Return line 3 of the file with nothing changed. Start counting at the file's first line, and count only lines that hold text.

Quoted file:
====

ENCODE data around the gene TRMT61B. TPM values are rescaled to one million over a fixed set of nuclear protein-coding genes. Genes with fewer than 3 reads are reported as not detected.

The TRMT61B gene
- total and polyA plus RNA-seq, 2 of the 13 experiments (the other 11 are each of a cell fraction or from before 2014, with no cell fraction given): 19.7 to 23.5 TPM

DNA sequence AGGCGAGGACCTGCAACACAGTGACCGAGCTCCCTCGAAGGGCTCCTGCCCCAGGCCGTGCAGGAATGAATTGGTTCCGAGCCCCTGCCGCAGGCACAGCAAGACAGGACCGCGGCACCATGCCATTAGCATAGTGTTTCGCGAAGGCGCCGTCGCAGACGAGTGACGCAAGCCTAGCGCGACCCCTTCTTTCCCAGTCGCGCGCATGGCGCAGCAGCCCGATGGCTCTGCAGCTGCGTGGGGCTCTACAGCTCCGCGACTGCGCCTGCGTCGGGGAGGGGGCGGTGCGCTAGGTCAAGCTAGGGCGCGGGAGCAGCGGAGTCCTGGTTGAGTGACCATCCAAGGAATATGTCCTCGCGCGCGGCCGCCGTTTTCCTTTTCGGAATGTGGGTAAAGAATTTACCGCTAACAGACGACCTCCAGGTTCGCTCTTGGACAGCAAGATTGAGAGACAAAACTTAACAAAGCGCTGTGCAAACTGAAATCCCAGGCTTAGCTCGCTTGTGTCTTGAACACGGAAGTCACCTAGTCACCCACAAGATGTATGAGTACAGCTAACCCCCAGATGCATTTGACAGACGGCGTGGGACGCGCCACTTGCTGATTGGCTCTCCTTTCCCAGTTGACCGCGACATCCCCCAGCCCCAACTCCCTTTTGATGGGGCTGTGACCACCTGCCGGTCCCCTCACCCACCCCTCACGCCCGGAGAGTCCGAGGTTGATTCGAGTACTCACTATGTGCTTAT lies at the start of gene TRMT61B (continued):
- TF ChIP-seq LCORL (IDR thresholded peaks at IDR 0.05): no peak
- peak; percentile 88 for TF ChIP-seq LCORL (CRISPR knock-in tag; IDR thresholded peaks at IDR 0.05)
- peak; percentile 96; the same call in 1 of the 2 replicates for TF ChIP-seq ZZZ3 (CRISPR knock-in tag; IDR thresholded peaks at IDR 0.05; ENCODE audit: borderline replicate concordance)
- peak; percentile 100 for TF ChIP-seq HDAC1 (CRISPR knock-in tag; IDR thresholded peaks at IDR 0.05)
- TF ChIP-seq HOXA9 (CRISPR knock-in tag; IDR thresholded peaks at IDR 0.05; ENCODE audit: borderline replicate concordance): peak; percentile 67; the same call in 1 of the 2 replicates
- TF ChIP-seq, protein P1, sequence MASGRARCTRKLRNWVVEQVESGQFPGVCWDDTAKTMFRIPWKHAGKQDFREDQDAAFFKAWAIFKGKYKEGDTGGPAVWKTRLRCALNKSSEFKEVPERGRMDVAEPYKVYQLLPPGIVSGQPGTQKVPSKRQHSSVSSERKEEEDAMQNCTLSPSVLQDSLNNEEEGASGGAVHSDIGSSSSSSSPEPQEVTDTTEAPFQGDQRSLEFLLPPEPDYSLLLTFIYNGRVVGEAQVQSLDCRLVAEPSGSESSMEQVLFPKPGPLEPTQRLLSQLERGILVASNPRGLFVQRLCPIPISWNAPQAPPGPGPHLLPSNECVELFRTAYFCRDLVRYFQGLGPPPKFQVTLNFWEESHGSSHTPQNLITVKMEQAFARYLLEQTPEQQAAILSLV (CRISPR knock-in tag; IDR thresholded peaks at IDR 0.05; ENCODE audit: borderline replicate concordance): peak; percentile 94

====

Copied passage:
- total and polyA plus RNA-seq, 2 of the 13 experiments (the other 11 are each of a cell fraction or from before 2014, with no cell fraction given): 19.7 to 23.5 TPM